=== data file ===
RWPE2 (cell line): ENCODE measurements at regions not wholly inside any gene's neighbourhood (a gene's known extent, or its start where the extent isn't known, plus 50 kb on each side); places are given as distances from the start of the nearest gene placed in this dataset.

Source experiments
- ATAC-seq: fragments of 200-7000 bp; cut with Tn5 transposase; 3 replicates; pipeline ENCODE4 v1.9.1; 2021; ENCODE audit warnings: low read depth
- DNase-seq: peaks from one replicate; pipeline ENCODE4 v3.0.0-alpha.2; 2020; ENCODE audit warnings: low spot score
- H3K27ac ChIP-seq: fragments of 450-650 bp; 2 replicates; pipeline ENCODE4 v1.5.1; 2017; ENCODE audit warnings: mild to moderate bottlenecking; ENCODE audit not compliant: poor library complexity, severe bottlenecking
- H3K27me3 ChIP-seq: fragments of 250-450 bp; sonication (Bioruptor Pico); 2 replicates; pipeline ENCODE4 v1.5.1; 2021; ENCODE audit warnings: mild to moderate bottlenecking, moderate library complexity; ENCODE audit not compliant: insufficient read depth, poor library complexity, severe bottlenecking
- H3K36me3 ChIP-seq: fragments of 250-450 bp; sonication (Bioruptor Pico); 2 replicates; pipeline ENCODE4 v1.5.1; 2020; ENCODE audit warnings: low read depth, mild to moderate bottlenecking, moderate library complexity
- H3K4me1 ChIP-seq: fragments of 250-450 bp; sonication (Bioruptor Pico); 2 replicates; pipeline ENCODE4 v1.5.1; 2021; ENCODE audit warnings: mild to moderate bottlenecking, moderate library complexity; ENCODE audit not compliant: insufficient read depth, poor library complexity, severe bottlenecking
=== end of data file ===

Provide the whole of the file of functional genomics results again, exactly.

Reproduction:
RWPE2 (cell line): ENCODE measurements at regions not wholly inside any gene's neighbourhood (a gene's known extent, or its start where the extent isn't known, plus 50 kb on each side); places are given as distances from the start of the nearest gene placed in this dataset.

Source experiments
- ATAC-seq: fragments of 200-7000 bp; cut with Tn5 transposase; 3 replicates; pipeline ENCODE4 v1.9.1; 2021; ENCODE audit warnings: low read depth
- DNase-seq: peaks from one replicate; pipeline ENCODE4 v3.0.0-alpha.2; 2020; ENCODE audit warnings: low spot score
- H3K27ac ChIP-seq: fragments of 450-650 bp; 2 replicates; pipeline ENCODE4 v1.5.1; 2017; ENCODE audit warnings: mild to moderate bottlenecking; ENCODE audit not compliant: poor library complexity, severe bottlenecking
- H3K27me3 ChIP-seq: fragments of 250-450 bp; sonication (Bioruptor Pico); 2 replicates; pipeline ENCODE4 v1.5.1; 2021; ENCODE audit warnings: mild to moderate bottlenecking, moderate library complexity; ENCODE audit not compliant: insufficient read depth, poor library complexity, severe bottlenecking
- H3K36me3 ChIP-seq: fragments of 250-450 bp; sonication (Bioruptor Pico); 2 replicates; pipeline ENCODE4 v1.5.1; 2020; ENCODE audit warnings: low read depth, mild to moderate bottlenecking, moderate library complexity
- H3K4me1 ChIP-seq: fragments of 250-450 bp; sonication (Bioruptor Pico); 2 replicates; pipeline ENCODE4 v1.5.1; 2021; ENCODE audit warnings: mild to moderate bottlenecking, moderate library complexity; ENCODE audit not compliant: insufficient read depth, poor library complexity, severe bottlenecking